3 short-run aggregate supply curve,. This is the movement from to on the diagram. i) Real GD,, falls from its initial (natural) rate N to 2. ii) We know that nominal GD is just real GD () multiplied by the price level, so when both and fall, then nominal GD must fall as well. iii) We also know that if the level of output has fallen, and nothing has happened to productivity (which it hasn t in this case) then it must be true that we are employing fewer factors of production, of which labor is the one that varies most readily. If we are employing less labor, then unemployment must have increased. In the long run, the fact that GD is below its natural rate ( 2 < N ) means that expected prices and therefore wages fall, causing the short-run aggregate supply curve to shift down over time and the equilibrium to move along its intersection with. This continues until long-run equilibrium is restored at point, where a new short-run aggregate supply curve, SRS 2 crosses along the (unchanged) long-run aggregate supply curve. The price level has fallen still further, to 3, while real GD has risen back to its natural rate, 3 = N. Thus in the long run, compared to the initial equilibrium before all this happened, N = 1 = 3 i) Real GD is unchanged at N (having first fallen and then risen); ii) Nominal GD is reduced, since is unchanged but has fallen (we can t tell whether nominal GD rises or falls from point to point, since rises but falls); and iii) Unemployment is unchanged at its natural rate u N (having first risen and then fallen). b) Optimism about future economic performance causes businesses to increase domestic fixed investment. This is an increase in investment, a component of aggregate demand, which we know causes the D curve to shift to the right. n increase in investment also adds over time to the economy s capital stock, which expands the output that can be produced at the natural rate of unemployment and therefore increases the natural rate of output as well. It is customary in using SRS 2 N = 1 N = 3 2 3

4 the D-S model not to consider such even longer-run effects, but it would not be incorrect to include them here since the question did not explicitly rule them out. Therefore the diagram above shows both cases. (It does not show any position for the SRS curve after its initial position, even though over time it presumably shifts up as expectations change and also to the right as the natural rate of output changes.) Thus, in the short run aggregate demand shifts to the right, to, and the economy moves from point to point, with the price level and real GD rising to 2 and 2 respectively: i) Real GD rises; ii) Nominal GD also rises, since and both rise; iii) Unemployment falls, as more workers are needed to produce the higher output. Over time, since output is now above its natural rate, expected prices and therefore wages rise, shifting the short-run aggregate supply curve upward. This shift is not shown in the diagram, to reduce clutter, but it moves the equilibrium along the new aggregate demand curve, eventually to point or, depending on whether or not we allow for the rightward shift of long-run aggregate supply to, due to the increased capital stock. Real GD therefore falls back toward its original level, reaching it if we ignore the increased capital stock, or settling above it at 3 if we do not ignore this. Thus in the long run i) Real GD either remains unchanged if we consider only the effect of investment as aggregate demand, or it rises if we allow for its very long run effect on the capital stock (having first risen and then fallen over time in both cases); ii) Nominal GD rises either way, since the price level rises; and iii) The unemployment rate returns to its natural rate (having first fallen, and then risen). c) In a quest for re-election, the president pushes for more tax cuts. reduction in taxes increases households disposable income. Therefore, we d expect consumption to increase. ecause is a component of aggregate demand, the increase in shifts the D curve to the right. (For simplicity we ignore the long run effects of an induced increase in the real interest rate:, I, and NX would decrease shifting D to the left, and the would shift to the left.): 4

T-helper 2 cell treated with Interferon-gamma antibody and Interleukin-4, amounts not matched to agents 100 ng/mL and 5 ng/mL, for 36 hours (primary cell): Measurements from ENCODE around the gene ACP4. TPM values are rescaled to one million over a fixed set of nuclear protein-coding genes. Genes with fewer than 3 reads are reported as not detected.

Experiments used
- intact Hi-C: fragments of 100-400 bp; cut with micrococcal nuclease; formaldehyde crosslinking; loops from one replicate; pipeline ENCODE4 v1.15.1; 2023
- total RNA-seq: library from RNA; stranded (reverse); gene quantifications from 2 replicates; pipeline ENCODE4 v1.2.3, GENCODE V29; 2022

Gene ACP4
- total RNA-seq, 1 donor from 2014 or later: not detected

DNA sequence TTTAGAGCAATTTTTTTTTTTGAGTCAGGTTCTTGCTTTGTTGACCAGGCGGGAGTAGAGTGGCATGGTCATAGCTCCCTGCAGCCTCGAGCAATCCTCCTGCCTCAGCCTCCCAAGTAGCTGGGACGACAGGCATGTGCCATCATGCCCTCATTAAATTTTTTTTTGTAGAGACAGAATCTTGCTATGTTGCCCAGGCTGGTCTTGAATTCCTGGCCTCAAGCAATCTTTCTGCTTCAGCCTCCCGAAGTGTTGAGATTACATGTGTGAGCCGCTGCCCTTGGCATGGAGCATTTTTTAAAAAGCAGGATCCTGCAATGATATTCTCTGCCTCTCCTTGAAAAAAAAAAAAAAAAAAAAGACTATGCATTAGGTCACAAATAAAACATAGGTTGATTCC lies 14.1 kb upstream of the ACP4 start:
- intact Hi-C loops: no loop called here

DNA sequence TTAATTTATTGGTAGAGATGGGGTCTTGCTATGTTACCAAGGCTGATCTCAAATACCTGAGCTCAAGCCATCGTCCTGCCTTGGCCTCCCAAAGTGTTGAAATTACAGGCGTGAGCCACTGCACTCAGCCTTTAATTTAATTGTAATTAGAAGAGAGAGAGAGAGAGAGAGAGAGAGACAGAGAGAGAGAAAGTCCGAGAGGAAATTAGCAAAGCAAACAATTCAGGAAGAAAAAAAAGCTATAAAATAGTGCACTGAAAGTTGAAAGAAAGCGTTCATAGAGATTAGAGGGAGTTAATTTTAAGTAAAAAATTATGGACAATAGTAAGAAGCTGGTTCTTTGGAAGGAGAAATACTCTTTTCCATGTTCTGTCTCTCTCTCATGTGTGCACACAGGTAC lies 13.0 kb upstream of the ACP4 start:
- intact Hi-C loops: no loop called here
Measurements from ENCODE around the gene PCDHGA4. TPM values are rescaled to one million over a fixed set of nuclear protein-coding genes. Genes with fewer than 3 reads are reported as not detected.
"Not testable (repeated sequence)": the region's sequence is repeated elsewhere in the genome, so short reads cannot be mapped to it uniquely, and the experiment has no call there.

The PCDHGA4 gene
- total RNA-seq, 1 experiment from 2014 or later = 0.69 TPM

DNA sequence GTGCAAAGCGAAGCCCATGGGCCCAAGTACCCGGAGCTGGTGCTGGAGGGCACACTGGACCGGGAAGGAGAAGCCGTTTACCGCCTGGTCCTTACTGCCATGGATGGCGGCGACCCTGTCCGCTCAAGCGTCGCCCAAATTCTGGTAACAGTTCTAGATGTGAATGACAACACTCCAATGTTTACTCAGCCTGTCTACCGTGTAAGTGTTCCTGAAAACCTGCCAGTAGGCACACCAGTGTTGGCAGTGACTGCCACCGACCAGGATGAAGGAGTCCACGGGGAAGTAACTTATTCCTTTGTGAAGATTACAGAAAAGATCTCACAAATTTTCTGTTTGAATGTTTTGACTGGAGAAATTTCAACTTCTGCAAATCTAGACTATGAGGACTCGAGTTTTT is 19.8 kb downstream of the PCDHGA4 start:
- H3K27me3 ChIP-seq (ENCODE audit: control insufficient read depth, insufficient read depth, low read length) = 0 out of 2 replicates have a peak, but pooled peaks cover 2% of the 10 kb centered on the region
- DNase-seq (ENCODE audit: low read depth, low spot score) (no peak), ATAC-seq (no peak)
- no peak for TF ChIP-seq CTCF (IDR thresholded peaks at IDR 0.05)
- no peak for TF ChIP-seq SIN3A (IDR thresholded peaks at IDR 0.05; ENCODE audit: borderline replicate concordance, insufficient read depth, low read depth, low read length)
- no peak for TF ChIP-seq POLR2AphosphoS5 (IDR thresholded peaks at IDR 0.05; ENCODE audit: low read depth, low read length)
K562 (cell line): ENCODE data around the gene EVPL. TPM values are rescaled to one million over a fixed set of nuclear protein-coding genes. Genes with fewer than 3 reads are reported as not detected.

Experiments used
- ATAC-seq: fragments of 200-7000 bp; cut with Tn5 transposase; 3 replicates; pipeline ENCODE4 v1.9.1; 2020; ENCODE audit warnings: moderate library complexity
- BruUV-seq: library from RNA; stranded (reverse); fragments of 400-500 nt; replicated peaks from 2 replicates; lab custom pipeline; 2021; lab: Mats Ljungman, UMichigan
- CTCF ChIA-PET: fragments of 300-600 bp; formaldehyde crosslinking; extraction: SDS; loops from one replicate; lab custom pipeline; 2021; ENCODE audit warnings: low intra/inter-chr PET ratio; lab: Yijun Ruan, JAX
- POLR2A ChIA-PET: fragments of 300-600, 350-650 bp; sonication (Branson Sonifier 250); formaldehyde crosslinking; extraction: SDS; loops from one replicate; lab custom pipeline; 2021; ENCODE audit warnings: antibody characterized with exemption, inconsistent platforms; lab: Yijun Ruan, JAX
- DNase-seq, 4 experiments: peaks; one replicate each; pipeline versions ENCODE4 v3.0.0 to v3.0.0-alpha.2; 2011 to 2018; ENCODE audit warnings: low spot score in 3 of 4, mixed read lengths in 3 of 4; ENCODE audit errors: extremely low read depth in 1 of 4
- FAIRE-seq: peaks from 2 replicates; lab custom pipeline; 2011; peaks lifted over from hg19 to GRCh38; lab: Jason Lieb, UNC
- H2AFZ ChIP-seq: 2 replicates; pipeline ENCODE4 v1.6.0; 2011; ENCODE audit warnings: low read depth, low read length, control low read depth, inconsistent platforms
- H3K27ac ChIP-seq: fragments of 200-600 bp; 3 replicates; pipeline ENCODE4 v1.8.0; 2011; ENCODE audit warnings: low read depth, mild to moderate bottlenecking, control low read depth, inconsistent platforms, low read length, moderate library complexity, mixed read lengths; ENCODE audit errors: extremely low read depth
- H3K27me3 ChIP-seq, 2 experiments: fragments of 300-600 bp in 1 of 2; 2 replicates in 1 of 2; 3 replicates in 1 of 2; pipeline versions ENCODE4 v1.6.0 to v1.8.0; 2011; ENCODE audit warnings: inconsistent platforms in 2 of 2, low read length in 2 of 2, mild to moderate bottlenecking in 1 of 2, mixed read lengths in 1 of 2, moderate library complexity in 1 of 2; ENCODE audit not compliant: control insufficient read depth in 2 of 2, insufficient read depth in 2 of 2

5 That is, in the short run: i) Real output rises; ii) Nominal GD also rises, since and both rise iii) Unemployment falls. In the long run: i) Real output falls back to its natural rate; ii) Nominal GD remains above its initial level, since has risen; and iii) Unemployment rises back to its natural rate. 3 2 N = 1 = 3 2 d) n increase in the price of oil used in production. When the price of oil goes up, the expected price level will change. Since oil is an important input in production of almost all goods, the expected price level would increase. s a result, the SRS curve will shift up. This shift in SRS would force 1 below N. The economy starts in long run equilibrium at the intersection of, SRS 0 and D 0. Higher oil prices cause higher costs of energy and raw materials in many industries, and therefore increase the marginal costs of many firms. This shifts the SRS curve up (and therefore to the left) to, and results in a decrease in output and an increase in the price level and unemployment. In the long run producers and employees adjust their expectations of prices and wages and aggregate supply adjusts to SRS 2, the same as SRS 0, and the economy returns to its original long run equilibrium. SRS 0, SRS 2 0, 2 1 N 5